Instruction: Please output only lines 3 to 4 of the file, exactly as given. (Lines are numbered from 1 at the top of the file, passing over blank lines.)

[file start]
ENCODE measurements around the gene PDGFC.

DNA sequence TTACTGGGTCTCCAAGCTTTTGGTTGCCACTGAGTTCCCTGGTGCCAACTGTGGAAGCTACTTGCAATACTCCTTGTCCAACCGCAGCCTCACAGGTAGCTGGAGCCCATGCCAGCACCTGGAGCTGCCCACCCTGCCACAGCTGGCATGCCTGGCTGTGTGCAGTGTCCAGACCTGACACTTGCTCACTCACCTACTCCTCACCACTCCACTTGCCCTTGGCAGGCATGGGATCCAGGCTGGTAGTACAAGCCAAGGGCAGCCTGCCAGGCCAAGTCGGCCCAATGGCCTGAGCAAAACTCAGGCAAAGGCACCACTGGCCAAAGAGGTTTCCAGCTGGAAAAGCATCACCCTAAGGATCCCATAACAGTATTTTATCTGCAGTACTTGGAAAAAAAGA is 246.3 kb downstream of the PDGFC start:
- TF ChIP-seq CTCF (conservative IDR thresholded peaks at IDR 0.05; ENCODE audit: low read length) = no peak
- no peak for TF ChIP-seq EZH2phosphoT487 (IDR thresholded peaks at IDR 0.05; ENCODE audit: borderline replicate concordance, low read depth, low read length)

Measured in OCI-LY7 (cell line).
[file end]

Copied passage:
- TF ChIP-seq CTCF (conservative IDR thresholded peaks at IDR 0.05; ENCODE audit: low read length) = no peak
- no peak for TF ChIP-seq EZH2phosphoT487 (IDR thresholded peaks at IDR 0.05; ENCODE audit: borderline replicate concordance, low read depth, low read length)